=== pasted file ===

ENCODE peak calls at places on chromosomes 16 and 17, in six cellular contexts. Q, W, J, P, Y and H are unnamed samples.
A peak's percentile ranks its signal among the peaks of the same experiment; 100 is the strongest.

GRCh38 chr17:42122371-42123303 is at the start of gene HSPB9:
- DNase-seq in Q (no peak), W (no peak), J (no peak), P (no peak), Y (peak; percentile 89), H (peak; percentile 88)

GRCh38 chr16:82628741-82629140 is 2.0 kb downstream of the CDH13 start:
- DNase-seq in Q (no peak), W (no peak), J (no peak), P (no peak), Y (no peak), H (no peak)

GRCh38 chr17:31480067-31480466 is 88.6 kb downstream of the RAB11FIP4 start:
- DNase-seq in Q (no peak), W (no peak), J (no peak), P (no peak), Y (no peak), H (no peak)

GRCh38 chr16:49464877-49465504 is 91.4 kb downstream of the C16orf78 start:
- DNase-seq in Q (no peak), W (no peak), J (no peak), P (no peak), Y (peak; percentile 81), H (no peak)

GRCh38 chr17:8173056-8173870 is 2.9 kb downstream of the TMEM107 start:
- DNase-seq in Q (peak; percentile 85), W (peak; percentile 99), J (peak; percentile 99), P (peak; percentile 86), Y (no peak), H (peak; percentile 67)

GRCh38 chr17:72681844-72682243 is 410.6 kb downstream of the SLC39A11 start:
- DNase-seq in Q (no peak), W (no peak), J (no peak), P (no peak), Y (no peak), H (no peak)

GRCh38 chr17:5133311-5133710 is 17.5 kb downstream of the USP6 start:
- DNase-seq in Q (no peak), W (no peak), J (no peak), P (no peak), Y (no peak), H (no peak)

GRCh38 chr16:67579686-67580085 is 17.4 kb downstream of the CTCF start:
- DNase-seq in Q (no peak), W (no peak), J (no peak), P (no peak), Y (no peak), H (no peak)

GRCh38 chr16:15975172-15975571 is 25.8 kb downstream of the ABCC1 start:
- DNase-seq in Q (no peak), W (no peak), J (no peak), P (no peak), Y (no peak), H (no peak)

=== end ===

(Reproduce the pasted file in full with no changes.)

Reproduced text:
ENCODE peak calls at places on chromosomes 16 and 17, in six cellular contexts. Q, W, J, P, Y and H are unnamed samples.
A peak's percentile ranks its signal among the peaks of the same experiment; 100 is the strongest.

GRCh38 chr17:42122371-42123303 is at the start of gene HSPB9:
- DNase-seq in Q (no peak), W (no peak), J (no peak), P (no peak), Y (peak; percentile 89), H (peak; percentile 88)

GRCh38 chr16:82628741-82629140 is 2.0 kb downstream of the CDH13 start:
- DNase-seq in Q (no peak), W (no peak), J (no peak), P (no peak), Y (no peak), H (no peak)

GRCh38 chr17:31480067-31480466 is 88.6 kb downstream of the RAB11FIP4 start:
- DNase-seq in Q (no peak), W (no peak), J (no peak), P (no peak), Y (no peak), H (no peak)

GRCh38 chr16:49464877-49465504 is 91.4 kb downstream of the C16orf78 start:
- DNase-seq in Q (no peak), W (no peak), J (no peak), P (no peak), Y (peak; percentile 81), H (no peak)

GRCh38 chr17:8173056-8173870 is 2.9 kb downstream of the TMEM107 start:
- DNase-seq in Q (peak; percentile 85), W (peak; percentile 99), J (peak; percentile 99), P (peak; percentile 86), Y (no peak), H (peak; percentile 67)

GRCh38 chr17:72681844-72682243 is 410.6 kb downstream of the SLC39A11 start:
- DNase-seq in Q (no peak), W (no peak), J (no peak), P (no peak), Y (no peak), H (no peak)

GRCh38 chr17:5133311-5133710 is 17.5 kb downstream of the USP6 start:
- DNase-seq in Q (no peak), W (no peak), J (no peak), P (no peak), Y (no peak), H (no peak)

GRCh38 chr16:67579686-67580085 is 17.4 kb downstream of the CTCF start:
- DNase-seq in Q (no peak), W (no peak), J (no peak), P (no peak), Y (no peak), H (no peak)

GRCh38 chr16:15975172-15975571 is 25.8 kb downstream of the ABCC1 start:
- DNase-seq in Q (no peak), W (no peak), J (no peak), P (no peak), Y (no peak), H (no peak)